How Belonging to The Watercooler Community Helps Me Grow as a Leader?

Oana Filip
learning

After six weeks of being a mem­ber of The Water­cool­er com­mu­ni­ty, it seems crys­tal clear to me that such tribes bring real val­ue. Maybe I’m biased since I’ve always been a believ­er of tribes in gen­er­al, but it’s def­i­nite­ly a huge learn­ing oppor­tu­ni­ty.

 

For those of you who are unfa­mil­iar with The Water­cool­er, here’s the long sto­ry short. Claire Lew, CEO of Know Your Com­pa­ny, kicked-off this tribe to nar­row the gap between lead­ers from all over the world by shar­ing knowl­edge and lessons learned. Today, there are around 400 A-play­ers active in this ecosys­tem, and the cir­cle is get­ting big­ger and bet­ter.


Lead­er­ship, as any oth­er man­age­ment con­cepts, can be tricky to under­stand and inter­nalise. For some peo­ple the word itself only fits the cor­po­rate world, while for oth­ers equals a manda­to­ry role inside any com­pa­ny. No mat­ter the size nor the process­es.

At Pix­el­grade, we believed from day one in the lead-by-exam­ple approach and it kind of works even today. We’re still embrac­ing this mantra, but it’s obvi­ous that being a leader became much more than a fan­cy buzz­word. It implies ton of hard work and con­sis­ten­cy.


There are around six weeks since I’m keep­ing track with var­i­ous debates in The Water­cool­er uni­verse. I learned quite fast that all the lead­ers out there are drained by the same prob­lems, even though the cul­tur­al aspects are often dif­fer­ent. In the end, lead­er­ship is all about peo­ple and their desires, their anx­i­eties, their ambi­tions.

I strong­ly believe that this tribe is help­ing me grow as a leader and a pro­fes­sion­al as well. There are three spe­cif­ic areas in which I feel that TW brings me huge worth.

There are no recipes, no how-to doc­u­ments, no check­box­es that guar­an­tee you will nur­ture healthy pro­fes­sion­al rela­tion­ships.


#1 — Communication and alignment

We’re liv­ing in a word where we have the expec­ta­tion that if peo­ple know the specs they will suc­ceed. Just show them the des­ti­na­tion, they will get there soon­er or lat­er.

I was sur­prised to notice how much time some lead­ers invest in steadi­ly rein­forc­ing the vision, hir­ing, and long-term strat­e­gy. It’s a nev­er-end­ing task on their list, and they make efforts to spend resources of all kinds to make it hap­pen.

I must con­fess that some­times I take com­mu­ni­ca­tion for grant­ed aka it-hap­pens-all-the-time in a nat­ur­al way. How naive of me! The truth is that nobody will empow­er the team just for the sake of it. Nobody will face con­flicts if you don’t do it first. Nobody will man­i­fest tol­er­ance and empow­er­ment if you’re not show­ing it on a reg­u­lar basis.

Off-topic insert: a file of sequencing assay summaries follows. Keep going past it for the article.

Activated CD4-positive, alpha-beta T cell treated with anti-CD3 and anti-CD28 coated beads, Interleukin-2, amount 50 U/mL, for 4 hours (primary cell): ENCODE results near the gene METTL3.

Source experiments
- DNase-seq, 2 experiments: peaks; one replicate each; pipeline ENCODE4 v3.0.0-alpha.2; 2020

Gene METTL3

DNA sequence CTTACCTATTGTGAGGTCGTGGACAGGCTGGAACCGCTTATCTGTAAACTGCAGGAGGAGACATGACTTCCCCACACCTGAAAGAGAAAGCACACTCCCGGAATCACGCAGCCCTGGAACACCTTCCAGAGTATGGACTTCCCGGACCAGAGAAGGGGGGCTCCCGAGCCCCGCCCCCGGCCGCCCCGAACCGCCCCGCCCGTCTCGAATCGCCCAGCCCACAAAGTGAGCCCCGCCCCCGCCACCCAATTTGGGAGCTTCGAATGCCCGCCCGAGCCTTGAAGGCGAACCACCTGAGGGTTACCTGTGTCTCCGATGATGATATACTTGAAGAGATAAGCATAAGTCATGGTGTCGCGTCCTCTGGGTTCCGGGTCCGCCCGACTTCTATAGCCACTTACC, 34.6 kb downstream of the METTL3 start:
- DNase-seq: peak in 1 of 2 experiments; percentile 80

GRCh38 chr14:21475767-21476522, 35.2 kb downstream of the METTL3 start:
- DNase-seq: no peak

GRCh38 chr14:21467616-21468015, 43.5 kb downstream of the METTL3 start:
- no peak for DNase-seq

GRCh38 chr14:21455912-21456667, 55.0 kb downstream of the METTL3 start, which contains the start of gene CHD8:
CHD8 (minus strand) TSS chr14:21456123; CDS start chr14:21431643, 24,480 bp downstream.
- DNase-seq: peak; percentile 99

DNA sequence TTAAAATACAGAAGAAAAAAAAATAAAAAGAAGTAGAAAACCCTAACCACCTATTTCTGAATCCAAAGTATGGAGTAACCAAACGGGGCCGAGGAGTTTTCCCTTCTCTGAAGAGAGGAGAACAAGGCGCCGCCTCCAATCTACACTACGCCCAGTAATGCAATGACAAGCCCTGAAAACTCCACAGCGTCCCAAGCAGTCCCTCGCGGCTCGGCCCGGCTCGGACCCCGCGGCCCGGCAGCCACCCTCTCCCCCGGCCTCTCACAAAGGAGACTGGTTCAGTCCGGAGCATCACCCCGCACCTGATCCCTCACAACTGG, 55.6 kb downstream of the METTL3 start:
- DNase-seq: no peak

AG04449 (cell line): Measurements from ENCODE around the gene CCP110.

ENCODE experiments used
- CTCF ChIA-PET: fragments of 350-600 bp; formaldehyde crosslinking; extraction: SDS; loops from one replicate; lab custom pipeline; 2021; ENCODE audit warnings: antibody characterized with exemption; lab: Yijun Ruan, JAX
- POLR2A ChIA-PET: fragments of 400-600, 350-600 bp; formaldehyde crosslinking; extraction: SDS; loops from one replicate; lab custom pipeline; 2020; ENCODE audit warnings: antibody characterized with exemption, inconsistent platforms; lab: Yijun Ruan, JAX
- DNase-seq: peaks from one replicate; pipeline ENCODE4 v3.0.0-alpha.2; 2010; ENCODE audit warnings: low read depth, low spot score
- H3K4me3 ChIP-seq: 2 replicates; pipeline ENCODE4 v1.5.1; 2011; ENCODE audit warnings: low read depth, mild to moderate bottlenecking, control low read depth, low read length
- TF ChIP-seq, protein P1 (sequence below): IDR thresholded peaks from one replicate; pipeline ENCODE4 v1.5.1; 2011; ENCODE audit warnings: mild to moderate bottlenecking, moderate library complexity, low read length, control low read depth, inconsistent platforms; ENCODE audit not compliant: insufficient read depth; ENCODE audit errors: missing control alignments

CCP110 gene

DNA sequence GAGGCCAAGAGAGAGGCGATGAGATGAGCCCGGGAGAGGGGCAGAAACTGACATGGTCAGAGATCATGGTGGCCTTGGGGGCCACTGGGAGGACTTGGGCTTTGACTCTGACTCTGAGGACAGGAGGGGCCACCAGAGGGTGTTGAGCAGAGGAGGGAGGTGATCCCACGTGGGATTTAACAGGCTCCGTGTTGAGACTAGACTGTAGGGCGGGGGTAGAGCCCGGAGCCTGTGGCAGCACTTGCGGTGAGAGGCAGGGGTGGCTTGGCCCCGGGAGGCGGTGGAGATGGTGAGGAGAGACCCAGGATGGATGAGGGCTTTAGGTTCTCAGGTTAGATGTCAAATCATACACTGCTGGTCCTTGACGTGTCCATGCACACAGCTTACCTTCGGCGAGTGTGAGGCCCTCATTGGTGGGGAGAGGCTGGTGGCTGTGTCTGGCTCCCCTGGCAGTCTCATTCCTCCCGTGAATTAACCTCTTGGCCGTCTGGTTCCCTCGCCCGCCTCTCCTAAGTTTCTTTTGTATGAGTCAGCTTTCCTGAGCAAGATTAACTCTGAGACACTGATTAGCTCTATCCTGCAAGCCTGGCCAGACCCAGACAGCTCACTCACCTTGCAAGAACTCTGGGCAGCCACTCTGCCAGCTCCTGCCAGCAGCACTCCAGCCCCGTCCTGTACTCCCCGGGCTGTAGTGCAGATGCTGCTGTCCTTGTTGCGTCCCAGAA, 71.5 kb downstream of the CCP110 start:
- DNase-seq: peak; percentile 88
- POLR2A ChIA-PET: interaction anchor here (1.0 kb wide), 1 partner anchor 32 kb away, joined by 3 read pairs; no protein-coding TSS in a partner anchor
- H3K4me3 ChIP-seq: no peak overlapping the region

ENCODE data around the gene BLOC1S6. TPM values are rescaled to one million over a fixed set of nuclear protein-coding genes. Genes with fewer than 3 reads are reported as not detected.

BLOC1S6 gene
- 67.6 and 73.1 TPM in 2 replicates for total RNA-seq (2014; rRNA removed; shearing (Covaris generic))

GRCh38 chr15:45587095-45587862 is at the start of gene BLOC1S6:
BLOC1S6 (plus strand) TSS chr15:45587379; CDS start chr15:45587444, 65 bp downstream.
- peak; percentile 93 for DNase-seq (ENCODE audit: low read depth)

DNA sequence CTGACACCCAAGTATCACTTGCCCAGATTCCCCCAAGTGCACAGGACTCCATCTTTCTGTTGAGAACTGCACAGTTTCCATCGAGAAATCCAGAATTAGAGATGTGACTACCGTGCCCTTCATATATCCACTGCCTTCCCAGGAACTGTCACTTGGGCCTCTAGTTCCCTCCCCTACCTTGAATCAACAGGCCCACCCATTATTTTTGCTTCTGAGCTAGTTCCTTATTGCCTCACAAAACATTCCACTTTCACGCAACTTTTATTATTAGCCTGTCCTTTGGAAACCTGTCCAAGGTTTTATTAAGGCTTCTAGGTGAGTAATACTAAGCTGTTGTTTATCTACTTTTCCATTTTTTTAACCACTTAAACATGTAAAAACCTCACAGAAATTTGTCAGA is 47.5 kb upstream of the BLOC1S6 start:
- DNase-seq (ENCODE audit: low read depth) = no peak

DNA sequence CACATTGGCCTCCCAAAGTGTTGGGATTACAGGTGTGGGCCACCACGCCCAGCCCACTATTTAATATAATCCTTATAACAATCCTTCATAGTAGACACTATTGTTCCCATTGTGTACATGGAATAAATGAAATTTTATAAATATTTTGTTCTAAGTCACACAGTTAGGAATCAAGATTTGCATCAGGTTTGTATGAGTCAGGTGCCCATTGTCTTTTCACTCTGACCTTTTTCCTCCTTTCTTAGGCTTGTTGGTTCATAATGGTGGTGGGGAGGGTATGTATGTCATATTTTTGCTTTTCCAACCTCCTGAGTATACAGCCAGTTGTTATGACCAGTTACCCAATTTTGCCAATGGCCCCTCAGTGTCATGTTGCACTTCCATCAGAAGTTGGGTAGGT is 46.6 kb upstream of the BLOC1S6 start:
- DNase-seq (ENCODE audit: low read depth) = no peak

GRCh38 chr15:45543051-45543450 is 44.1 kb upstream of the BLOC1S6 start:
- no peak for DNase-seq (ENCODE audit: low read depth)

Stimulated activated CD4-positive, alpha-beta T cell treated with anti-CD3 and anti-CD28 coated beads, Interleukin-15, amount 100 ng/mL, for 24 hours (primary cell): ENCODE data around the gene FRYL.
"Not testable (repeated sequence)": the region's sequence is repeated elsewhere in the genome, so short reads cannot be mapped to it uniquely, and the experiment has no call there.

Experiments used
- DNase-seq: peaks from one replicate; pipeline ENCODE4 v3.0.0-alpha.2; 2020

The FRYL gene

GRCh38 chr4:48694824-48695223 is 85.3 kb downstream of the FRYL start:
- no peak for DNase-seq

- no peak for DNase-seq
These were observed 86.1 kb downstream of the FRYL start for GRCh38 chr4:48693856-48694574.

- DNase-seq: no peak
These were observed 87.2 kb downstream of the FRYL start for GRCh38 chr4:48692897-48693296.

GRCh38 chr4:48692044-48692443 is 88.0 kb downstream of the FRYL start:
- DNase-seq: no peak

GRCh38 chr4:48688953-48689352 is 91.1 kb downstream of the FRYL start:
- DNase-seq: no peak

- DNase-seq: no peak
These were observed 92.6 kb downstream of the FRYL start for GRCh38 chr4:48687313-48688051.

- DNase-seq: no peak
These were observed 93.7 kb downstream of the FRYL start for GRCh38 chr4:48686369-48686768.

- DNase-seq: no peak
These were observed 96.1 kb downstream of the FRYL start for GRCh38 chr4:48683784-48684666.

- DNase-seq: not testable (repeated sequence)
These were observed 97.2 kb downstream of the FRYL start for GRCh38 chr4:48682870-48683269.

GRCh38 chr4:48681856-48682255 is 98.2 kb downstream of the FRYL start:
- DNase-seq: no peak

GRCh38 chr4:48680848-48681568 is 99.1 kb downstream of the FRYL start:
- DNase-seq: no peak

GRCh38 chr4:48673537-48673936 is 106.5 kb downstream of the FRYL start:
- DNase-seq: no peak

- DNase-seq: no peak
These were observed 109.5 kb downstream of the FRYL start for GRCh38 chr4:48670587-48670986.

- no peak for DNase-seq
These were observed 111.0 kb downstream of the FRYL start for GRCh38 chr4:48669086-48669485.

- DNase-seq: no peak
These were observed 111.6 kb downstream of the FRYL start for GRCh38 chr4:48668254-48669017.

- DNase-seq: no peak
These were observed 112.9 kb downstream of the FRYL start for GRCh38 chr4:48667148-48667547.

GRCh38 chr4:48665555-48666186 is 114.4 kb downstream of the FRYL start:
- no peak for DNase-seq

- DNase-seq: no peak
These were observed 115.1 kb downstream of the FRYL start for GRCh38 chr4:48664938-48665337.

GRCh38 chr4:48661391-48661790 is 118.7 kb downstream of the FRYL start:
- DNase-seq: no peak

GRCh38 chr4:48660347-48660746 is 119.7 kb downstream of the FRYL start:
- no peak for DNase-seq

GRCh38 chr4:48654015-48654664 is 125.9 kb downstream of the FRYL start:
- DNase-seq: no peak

#2 — People and the human touch

As lead­ers, the core chal­lenge is relat­ed to under­stand­ing the com­plex­i­ty of peo­ple. There are no recipes, no how-to doc­u­ments, no check­box­es that guar­an­tee you will nur­ture healthy pro­fes­sion­al rela­tion­ships. On the oth­er side, there are sev­er­al paths to improve the dia­logue, to prac­tice empa­thy, to ask bet­ter ques­tions and to get mean­ing­ful results.

I saved plen­ty of resources and quotes from the lead­ers in The Water­cool­er com­mu­ni­ty, and while they’re not a solu­tion per se, they’re def­i­nite­ly a valu­able entry point.

How­ev­er, the ping-pong of ideas is the most rel­e­vant for some­one like me because I deeply res­onate with real sit­u­a­tions man­aged by real peo­ple in real life. This is the right spot to dis­cov­er such sto­ries.

You have plen­ty of chance to avoid some hard lessons and to gath­er small wins faster and safer.


#3 — Roles and responsabilities

Being a leader makes it quite tempt­ing to act like a hero and try to solve all sort of things by your­self. You know it bet­ter in the end, right? Not real­ly.

One of the main goals as a leader is to help peo­ple step out of their com­fort zone, to help them expand their skill set, to embrace more chal­lenges in a safe envi­ron­ment, to give before they get. It’s true that lead­ers wear mul­ti­ple hats, but this doesn’t mean that they shouldn’t try at least to bor­row some of them.

The guys and gals of The Water­cool­er helped me realise that this is con­clu­sive for a leader and it high­lights if he or she does a great job or not. It’s nobody else’s mis­sion to be up-to-date with the big pic­ture, and to cre­ate the best play­ground for peo­ple to shine.


Beside all these non-tan­gi­ble perks, The Water­cool­er com­mu­ni­ty won me as a mem­ber also thanks to the great expe­ri­ence they’re pro­vid­ing. The onboard­ing is great, the gam­i­fi­ca­tion is engag­ing (loved earn­ing those badges), the ded­i­cat­ed AMA (Ask Me Any­thing) ses­sions are inspir­ing.


If you’re a leader in your orga­ni­za­tion or plan to be, The Water­cool­er tribe is the right place to kick-off. By belong­ing there you have plen­ty of chances to avoid some hard lessons and to gath­er small wins faster and safer. I’m excit­ed to explore what’s next, but I’m already thrilled that I have dis­cov­ered Claire Lew a year ago. I hope one day I’ll be a leader as good as her. Maybe you want that too.

Oana Filip
Oana Filip

Digital storyteller @Pixelgrade and community builder for creative industries. A true believer in the power of making the world a better place.